Almost 7 years ago to this day, AMD formally announced their “small die strategy.” Embarked upon in the aftermath of the company’s struggles with the Radeon HD 2900 XT, AMD opted against continuing to try beat NVIDIA at their own game. Rather than chase NVIDIA to absurd die sizes and the risks that come with it, the company would focus on smaller GPUs for the larger sub-$300 market. Meanwhile to compete in the high-end markets, AMD would instead turn to multi-GPU technology – CrossFire – to offer even better performance at a total cost competitive with NVIDIA’s flagship cards.

AMD’s early efforts were highly successful; though they couldn’t take the crown from NVIDIA, products like the Radeon HD 4870 and Radeon HD 5870 were massive spoilers, offering a great deal of NVIDIA’s flagship performance with smaller GPUs, manufactured at a lower cost, and drawing less power. Officially the small die strategy was put to rest earlier this decade, however even informally this strategy has continued to guide AMD GPU designs for quite some time. At 438mm2, Hawaii was AMD’s largest die as of 2013, still more than 100mm2 smaller than NVIDIA’s flagship GK110.

AMD's 2013 Flagship: Radeon R9 290X, Powered By Hawaii

Catching up to the present, this month marks an important occasion for AMD with the launch of their new flagship GPU, Fiji, and the flagship video card based on it, the Radeon R9 Fury X. For AMD the launch of Fiji is not just another high-end GPU launch (their 3rd on the 28nm process), but it marks a significant shift for the company. Fiji is first and foremost a performance play, but it’s also new memory technology, new power optimization technologies, and more. In short it may be the last of the 28nm GPUs, but boy if it isn’t among the most important.

With the recent launch of the Fiji GPU I bring up the small die strategy not just because Fiji is anything but small – AMD has gone right to the reticle limit – but because it highlights how the GPU market has changed in the last seven years and how AMD has needed to respond. Since 2008 NVIDIA has continued to push big dies, but they’ve gotten smarter about it as well, producing increasingly efficient GPUs that have made it harder for a scrappy AMD to undercut NVIDIA. At the same time alternate frame rendering, the cornerstone of CrossFire and SLI, has become increasingly problematic as rendering techniques get less and less AFR-friendly, making dual GPU cards less viable than they once were. And finally, on the business side of matters, AMD’s market share of discrete GPUs is lower than it has been in over a decade, with AMD’s GPU plus APU sales now being estimated as being below just NVIDIA’s GPU sales.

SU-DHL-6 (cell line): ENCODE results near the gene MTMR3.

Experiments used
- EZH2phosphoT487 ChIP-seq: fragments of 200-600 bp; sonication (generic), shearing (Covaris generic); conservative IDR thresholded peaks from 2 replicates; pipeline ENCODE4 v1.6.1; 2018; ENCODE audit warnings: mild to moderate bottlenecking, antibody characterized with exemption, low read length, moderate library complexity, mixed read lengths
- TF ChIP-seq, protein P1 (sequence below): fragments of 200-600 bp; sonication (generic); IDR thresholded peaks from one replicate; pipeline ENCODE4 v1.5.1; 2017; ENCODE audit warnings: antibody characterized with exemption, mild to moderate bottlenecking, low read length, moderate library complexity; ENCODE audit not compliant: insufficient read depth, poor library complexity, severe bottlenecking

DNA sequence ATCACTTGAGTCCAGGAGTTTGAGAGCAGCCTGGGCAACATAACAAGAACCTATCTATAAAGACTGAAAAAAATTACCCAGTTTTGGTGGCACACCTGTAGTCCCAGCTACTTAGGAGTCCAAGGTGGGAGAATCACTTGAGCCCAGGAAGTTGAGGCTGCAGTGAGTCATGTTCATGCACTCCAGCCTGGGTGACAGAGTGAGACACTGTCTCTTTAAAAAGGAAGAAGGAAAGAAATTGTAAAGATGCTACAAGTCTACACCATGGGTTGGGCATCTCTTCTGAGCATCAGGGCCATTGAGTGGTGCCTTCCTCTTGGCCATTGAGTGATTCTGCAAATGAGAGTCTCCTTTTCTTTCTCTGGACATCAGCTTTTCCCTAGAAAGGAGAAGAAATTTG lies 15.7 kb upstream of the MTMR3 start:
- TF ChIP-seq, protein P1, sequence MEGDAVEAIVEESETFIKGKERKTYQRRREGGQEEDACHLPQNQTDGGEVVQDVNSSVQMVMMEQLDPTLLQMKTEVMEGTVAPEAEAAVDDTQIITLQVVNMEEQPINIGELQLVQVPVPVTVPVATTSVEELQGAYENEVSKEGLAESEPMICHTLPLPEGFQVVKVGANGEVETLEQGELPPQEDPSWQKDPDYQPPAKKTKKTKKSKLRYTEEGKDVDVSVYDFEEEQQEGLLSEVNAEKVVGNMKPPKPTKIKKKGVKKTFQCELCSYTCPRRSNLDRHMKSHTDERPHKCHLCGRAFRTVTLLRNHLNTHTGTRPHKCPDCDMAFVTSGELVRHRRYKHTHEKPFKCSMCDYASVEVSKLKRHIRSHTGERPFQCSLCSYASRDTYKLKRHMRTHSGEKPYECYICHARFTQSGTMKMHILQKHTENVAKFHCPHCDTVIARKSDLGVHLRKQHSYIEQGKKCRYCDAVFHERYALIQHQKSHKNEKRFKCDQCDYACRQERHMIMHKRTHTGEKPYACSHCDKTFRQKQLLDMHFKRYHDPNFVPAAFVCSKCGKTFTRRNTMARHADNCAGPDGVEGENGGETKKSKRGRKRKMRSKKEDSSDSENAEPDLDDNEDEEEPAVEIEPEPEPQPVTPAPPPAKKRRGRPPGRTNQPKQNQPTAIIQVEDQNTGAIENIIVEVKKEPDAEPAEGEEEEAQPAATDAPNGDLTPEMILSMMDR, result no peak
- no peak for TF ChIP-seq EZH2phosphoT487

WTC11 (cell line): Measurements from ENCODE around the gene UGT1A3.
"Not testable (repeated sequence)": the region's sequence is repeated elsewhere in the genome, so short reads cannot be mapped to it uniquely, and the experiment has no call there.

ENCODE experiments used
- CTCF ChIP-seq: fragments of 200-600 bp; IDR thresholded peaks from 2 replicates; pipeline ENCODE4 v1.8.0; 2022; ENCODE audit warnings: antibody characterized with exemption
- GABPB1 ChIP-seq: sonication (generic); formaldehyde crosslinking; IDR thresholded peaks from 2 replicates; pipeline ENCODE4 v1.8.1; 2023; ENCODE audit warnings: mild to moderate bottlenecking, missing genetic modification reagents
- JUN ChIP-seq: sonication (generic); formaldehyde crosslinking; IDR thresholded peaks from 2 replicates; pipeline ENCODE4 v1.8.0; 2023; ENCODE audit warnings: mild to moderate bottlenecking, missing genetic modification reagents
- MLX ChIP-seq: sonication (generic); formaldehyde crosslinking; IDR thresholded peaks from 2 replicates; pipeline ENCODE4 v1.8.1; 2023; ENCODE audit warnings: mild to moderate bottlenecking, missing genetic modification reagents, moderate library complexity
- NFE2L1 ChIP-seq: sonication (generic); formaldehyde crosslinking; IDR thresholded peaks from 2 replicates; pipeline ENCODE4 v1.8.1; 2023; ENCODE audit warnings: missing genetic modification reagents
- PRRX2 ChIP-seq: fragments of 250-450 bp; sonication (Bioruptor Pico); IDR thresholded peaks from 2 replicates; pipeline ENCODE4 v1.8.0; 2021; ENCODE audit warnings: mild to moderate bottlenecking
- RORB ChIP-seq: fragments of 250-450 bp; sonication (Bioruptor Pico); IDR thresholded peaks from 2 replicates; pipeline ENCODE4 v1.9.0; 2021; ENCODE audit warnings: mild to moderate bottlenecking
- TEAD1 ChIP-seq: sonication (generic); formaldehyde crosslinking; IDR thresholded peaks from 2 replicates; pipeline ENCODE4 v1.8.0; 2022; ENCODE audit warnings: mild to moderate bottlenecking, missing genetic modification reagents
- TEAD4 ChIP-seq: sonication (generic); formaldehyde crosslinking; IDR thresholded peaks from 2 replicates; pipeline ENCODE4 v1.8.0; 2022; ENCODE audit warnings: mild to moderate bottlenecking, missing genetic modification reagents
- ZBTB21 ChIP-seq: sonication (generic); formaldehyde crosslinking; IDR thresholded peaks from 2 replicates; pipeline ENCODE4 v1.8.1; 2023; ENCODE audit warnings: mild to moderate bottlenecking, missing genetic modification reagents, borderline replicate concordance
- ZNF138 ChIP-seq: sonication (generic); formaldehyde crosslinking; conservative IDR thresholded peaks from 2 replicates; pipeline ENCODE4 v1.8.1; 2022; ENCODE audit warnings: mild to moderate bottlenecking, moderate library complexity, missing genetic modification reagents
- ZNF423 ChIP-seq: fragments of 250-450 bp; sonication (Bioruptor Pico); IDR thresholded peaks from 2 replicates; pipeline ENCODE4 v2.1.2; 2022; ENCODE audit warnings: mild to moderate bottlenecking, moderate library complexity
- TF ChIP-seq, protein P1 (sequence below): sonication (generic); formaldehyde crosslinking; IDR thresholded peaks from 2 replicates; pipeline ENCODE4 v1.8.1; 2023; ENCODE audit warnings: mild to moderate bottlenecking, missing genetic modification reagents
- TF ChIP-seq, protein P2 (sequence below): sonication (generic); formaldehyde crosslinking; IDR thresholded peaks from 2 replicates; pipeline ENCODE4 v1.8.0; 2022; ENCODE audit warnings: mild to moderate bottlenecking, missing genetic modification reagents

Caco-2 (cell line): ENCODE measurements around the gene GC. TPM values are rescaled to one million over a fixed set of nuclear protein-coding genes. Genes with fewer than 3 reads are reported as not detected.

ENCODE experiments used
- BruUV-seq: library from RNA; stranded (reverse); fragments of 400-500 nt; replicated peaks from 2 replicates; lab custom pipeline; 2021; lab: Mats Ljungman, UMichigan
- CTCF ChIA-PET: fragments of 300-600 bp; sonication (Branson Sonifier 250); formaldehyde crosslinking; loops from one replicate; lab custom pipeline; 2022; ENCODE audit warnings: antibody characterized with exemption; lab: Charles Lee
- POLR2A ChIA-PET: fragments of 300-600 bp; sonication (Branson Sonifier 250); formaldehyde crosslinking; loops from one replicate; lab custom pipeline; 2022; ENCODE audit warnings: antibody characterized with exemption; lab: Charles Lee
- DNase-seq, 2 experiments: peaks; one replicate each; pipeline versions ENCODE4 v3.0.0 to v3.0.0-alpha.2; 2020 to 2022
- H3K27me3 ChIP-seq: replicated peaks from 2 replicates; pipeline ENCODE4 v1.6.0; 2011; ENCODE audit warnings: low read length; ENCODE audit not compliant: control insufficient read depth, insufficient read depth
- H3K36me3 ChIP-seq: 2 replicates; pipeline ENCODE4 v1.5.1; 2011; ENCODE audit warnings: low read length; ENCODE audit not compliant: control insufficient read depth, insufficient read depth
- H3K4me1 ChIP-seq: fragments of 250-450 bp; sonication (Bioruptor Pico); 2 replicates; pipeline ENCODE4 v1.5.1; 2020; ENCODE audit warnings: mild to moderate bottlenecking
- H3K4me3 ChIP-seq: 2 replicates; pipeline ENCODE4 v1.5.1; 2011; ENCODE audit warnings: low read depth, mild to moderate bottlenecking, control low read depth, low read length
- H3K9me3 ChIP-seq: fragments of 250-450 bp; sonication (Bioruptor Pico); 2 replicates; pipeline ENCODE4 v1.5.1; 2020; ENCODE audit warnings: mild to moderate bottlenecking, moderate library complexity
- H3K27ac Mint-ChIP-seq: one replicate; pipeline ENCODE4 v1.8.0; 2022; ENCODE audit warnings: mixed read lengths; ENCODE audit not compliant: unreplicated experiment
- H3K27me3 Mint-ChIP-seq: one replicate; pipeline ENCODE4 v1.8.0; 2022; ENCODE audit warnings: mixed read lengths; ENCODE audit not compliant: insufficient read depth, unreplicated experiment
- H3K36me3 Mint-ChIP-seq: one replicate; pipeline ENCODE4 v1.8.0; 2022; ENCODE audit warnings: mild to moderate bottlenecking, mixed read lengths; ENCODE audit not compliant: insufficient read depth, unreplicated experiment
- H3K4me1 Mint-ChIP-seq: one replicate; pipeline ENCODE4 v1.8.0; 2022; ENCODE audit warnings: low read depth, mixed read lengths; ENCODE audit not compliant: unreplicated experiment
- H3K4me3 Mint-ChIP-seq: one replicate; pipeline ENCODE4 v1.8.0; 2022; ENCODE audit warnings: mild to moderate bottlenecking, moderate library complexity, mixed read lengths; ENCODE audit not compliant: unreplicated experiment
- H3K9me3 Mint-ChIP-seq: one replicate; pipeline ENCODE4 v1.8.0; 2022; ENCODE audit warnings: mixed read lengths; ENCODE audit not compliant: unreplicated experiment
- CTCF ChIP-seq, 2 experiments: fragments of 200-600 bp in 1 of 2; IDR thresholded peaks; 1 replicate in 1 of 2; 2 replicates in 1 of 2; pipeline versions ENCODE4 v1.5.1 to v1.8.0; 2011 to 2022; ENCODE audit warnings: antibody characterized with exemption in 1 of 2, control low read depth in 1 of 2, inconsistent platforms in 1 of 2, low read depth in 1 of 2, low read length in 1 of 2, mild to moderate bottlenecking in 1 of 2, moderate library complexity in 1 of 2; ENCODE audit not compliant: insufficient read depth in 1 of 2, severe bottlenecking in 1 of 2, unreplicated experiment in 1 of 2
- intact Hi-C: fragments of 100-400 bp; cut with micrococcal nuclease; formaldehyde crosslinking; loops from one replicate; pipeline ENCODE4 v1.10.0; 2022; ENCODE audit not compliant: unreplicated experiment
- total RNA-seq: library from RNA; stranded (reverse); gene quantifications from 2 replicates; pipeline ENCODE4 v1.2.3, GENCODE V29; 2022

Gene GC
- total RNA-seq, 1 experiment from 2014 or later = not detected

AMD's Fiji GPU

Which is not to say I’m looking to paint a poor picture of the company – AMD Is nothing if not the perennial underdog who constantly manages to surprise us with what they can do with less – but this context is important in understanding why AMD is where they stand today, and why Fiji is in many ways such a monumental GPU for the company. The small die strategy is truly dead, and now AMD is gunning for NVIDIA’s flagship with the biggest, gamiest GPU they could possibly make. The goal? To recapture the performance crown that has been in NVIDIA’s hands for far too long, and to offer a flagship card of their own that doesn’t play second-fiddle to NVIDIA’s.

To get there AMD needs to face down several challenges. There is no getting around the fact that NVIDIA’s Maxwell 2 GPUs are very well done, very performant, and very efficient, and that between GM204 and GM200 AMD has their work cut out for them. Performance, power consumption, form factors; these all matter, and these are all issues that AMD is facing head-on with Fiji and the R9 Fury X.

At the same time however the playing field has never been more equal. We’re now in the 4th year of TSMC’s 28nm process and have a good chunk of another year left to go. AMD and NVIDIA have had an unprecedented amount of time to tweak their wares around what is now a very mature process, and that means that any kind of advantages for being a first-mover or being more aggressive are gone. As the end of the 28nm process’s reign at the top, NVIDIA and AMD now have to rely on their engineers and their architectures to see who can build the best GPU against the very limits of the 28nm process.

Overall, with GPU manufacturing technology having stagnated on the 28nm node, it’s very hard to talk about the GPU situation without talking about the manufacturing situation. For as much as the market situation has forced an evolution in AMD’s business practices, there is no escaping the fact that the current situation on the manufacturing process side has had an incredible, unprecedented effect on the evolution of discrete GPUs from a technology and architectural standpoint. So for AMD Fiji not only represents a shift towards large GPUs that can compete with NVIDIA’s best, but it represents the extensive efforts AMD has gone through to continue improving performance in the face of manufacturing limitations.

And with that we dive in to today’s review of the Radeon R9 Fury X. Launching this month is AMD’s new flagship card, backed by the full force of the Fiji GPU.

AMD GPU Specification Comparison
  AMD Radeon R9 Fury X AMD Radeon R9 Fury AMD Radeon R9 290X AMD Radeon R9 290
Stream Processors 4096 (Fewer) 2816 2560
Texture Units 256 (How much) 176 160
ROPs 64 (Depends) 64 64
Boost Clock 1050MHz (On Yields) 1000MHz 947MHz
Memory Clock 1Gbps HBM (Memory Too) 5Gbps GDDR5 5Gbps GDDR5
Memory Bus Width 4096-bit 4096-bit 512-bit 512-bit
FP64 1/16 1/16 1/8 1/8
TrueAudio Y Y Y Y
Transistor Count 8.9B 8.9B 6.2B 6.2B
Typical Board Power 275W (High) 250W 250W
Manufacturing Process TSMC 28nm TSMC 28nm TSMC 28nm TSMC 28nm
Architecture GCN 1.2 GCN 1.2 GCN 1.1 GCN 1.1
GPU Fiji Fiji Hawaii Hawaii
Launch Date 06/24/15 07/14/15 10/24/13 11/05/13
Launch Price $649 $549 $549 $399

With 4096 SPs and coupled with the first implementation of High Bandwidth Memory, the R9 Fury X aims for the top. Over the coming pages we’ll get in to a deeper discussion on the architectural and other features found in the card, but the important point to take away right now it that it packs a lot of shaders, even more memory bandwidth, and is meant to offer AMD’s best performance yet. R9 Fury X will eventually be joined by 3 other Fiji-based parts in the coming months, but this month it’s all about AMD’s flagship card.

The R9 Fury X is launching at $649, which happens to be the same price as the card’s primary competition, the GeForce GTX 980 Ti. Launched at the end of May, the GTX 980 Ti is essentially a preemptive attack on the R9 Fury X from NVIDIA, offering performance close enough to NVIDIA’s GTX Titan X flagship that the difference is arguably immaterial. For AMD this means that while beating GTX Titan X would be nice, they really only need a win against the GTX 980 Ti, and as we’ll see the Fury X will make a good run at it, making this the closest AMD has come to an NVIDIA flagship card in quite some time.